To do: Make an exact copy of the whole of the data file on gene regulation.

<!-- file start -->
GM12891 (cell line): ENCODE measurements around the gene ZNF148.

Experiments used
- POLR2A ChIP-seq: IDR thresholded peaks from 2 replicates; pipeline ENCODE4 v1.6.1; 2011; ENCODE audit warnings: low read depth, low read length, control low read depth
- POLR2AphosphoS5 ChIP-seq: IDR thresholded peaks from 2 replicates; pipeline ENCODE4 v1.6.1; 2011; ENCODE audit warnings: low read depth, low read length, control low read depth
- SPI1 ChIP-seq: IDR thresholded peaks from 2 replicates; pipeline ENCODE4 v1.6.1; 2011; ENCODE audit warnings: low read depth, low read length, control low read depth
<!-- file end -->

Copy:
GM12891 (cell line): ENCODE measurements around the gene ZNF148.

Experiments used
- POLR2A ChIP-seq: IDR thresholded peaks from 2 replicates; pipeline ENCODE4 v1.6.1; 2011; ENCODE audit warnings: low read depth, low read length, control low read depth
- POLR2AphosphoS5 ChIP-seq: IDR thresholded peaks from 2 replicates; pipeline ENCODE4 v1.6.1; 2011; ENCODE audit warnings: low read depth, low read length, control low read depth
- SPI1 ChIP-seq: IDR thresholded peaks from 2 replicates; pipeline ENCODE4 v1.6.1; 2011; ENCODE audit warnings: low read depth, low read length, control low read depth